Another is The Wine Room, a popular wine bar and retail shop from Winter Park.

The Wine Room in Winter Park. A Delray Beach location is under construction. Photo: Palm Beach Post Staff Writer

The Wine Room is under construction in the former Caffe Martier restaurant space at 411 E. Atlantic Ave. A November opening is planned, about two months later than expected.

The Wine Room managing owner Bruce Simberg said he decided to make Delray Beach the second location of The Wine Room due to the activity taking place in the city. In addition to iPic, new condominiums and apartments are planned or under construction downtown.

Dennis Max, the restaurateur behind the Delray City Market, also cited iPic as a reason why he and developer Craig Menin decided to build a 30,000-square foot food hall at 33 SE Third Ave., half a block south of Atlantic Avenue.

Simberg said Atlantic Avenue is a walking street, very similar to Winter Park, where he has had The Wine Room on Park Avenue for 12 years. Sampling wine before or after a movie is something he expects Delray Beach patrons will enjoy, just as they do in Winter Park.

Hamid Hashemi, the iPic chief executive, said his movie theaters are a good compliment to nearby businesses, bringing new foot traffic. “People always want new, they always want different,” he said.

Construction on The Wine Room has been a labor of love, and money.

Original construction estimates of $2 million now have ballooned to $3 million after Simberg discovered that the space’s electrical, floor, roof and air conditioning all had to be replaced.

“I was a little more optimistic than I should have been,” Simberg said. “The space was built in the 1920s, and it was in terrible shape.”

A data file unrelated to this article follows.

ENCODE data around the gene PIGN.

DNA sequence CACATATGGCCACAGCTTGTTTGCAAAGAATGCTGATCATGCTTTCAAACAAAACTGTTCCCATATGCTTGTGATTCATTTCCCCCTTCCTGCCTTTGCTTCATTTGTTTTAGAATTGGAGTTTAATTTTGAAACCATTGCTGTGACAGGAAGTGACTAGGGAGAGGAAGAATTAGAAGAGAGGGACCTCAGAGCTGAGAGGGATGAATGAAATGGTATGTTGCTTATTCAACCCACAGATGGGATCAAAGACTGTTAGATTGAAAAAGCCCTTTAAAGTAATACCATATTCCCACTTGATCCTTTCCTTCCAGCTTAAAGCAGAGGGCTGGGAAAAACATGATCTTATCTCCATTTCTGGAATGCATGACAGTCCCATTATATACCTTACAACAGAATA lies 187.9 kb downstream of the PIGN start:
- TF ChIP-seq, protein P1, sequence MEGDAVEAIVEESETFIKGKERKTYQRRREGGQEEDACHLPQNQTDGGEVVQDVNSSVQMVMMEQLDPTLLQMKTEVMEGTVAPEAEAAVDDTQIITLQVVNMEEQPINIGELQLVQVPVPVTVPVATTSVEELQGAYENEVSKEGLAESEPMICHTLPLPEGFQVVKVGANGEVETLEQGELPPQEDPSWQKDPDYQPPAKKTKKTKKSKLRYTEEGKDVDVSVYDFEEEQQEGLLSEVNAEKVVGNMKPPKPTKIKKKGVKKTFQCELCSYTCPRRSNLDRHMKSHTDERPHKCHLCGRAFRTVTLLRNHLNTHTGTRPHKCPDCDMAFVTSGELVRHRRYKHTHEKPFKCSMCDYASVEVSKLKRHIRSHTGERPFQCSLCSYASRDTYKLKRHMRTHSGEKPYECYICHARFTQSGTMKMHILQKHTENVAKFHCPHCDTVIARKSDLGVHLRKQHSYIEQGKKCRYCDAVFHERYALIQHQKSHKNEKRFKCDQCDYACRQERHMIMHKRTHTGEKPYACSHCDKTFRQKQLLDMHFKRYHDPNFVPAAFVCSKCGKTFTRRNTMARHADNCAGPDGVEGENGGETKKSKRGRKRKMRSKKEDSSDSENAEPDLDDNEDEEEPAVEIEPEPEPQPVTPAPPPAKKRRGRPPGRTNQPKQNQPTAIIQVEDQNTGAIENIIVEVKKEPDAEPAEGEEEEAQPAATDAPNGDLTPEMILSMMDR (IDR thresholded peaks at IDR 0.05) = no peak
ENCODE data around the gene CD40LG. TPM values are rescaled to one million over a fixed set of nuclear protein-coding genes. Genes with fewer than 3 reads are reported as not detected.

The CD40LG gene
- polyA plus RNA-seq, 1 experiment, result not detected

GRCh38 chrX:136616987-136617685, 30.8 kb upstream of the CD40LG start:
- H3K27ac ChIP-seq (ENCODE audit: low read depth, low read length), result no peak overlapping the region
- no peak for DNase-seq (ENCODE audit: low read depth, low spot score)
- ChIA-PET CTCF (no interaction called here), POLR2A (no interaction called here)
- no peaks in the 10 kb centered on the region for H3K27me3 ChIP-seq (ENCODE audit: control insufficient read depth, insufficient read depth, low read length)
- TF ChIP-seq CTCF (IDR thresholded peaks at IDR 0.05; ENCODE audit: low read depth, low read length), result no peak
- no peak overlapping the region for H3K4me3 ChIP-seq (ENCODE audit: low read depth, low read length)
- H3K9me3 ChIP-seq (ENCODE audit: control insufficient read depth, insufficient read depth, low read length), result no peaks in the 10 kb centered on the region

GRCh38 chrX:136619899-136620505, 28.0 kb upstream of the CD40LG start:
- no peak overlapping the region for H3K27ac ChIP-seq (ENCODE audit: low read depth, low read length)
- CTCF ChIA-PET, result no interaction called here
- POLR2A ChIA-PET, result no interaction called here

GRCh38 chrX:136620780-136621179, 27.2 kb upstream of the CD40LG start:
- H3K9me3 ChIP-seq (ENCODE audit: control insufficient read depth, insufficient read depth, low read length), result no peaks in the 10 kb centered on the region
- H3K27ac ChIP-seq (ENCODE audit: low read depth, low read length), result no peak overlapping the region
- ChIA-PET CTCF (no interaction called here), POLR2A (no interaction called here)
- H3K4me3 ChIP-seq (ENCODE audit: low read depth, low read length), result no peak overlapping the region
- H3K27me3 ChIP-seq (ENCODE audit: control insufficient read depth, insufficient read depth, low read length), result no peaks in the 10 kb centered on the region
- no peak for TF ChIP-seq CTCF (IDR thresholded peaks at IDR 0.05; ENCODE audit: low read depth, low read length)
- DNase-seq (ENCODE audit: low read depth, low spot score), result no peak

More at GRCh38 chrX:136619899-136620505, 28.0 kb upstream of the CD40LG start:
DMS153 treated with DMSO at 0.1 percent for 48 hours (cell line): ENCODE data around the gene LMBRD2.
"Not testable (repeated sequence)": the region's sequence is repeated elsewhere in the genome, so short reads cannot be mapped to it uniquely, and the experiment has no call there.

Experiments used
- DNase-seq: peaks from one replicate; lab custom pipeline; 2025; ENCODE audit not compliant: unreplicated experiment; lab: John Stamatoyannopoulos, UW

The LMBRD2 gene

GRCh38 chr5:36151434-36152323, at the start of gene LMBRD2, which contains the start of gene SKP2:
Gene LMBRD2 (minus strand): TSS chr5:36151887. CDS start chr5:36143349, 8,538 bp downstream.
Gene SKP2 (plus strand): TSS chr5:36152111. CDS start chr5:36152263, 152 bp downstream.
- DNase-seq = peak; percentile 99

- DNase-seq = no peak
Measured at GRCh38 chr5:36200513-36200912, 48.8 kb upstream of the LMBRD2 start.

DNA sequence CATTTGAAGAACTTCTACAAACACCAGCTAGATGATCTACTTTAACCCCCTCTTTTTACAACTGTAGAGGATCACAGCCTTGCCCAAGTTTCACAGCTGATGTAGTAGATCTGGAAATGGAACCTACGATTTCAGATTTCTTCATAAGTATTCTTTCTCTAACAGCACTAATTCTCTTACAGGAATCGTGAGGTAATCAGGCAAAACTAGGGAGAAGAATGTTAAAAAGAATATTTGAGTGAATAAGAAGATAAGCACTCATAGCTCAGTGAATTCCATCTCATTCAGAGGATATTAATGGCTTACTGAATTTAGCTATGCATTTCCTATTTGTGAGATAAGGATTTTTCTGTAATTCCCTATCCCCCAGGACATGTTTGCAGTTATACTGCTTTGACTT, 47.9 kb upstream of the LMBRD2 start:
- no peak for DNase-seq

Simberg, a Boca Raton resident and managing partner of the Simberg Conroy law firm based in Hollywood, joked about how he’ll pay for the added costs: “I’ll have to raise my rates,” the lawyer said.

Even The Arcade Room, the Prohibition speakeasy accessible only by walking through the historic space, was in serious need of care, Simberg said.

Water, alcohol and syrup had seeped down the sides of the bar and settled to the bottom, which sat on bricks. The bar’s front, made of pecky cypress wood, was renovated and preserved, and other parts of the bar that had been fixed with varying types of materials through the decades were also preserved, using cypress wood from the walls, he said.

The entire space was akin to an archaeological dig, with varying construction materials in evidence. Some fixes made through the decades were done poorly; Simberg said he estimates the speakeasy bar was probably renovated four or five times.

With the bar in better shape, a dining room next to it will be designed in a similar, speakeasy style, Simberg said.

Extra touches are being added all the time, too.

For instance, Simberg said he learned that cartoon artists used to live upstairs, so he’s planning to have cartoon artists decorate the dining room, which he’s dubbed The Moonshine Room.

Another feature planned is a rare-wine room featuring about 2,000 wines. Some of the wines are from Simberg’s collection and others will be from other sources, including other collectors.

There also will be a retail component where customers can purchase artisans’ cheese, meats and, of course, wine. Some 600 t0 700 bottles will be available for sale.

The entire space will eschew the cold, industrial look so in vogue right now and instead serve as a cozy retreat, filled with barstools and banquettes and warm finishes. “This will be be different than anything on the avenue,” Simberg said.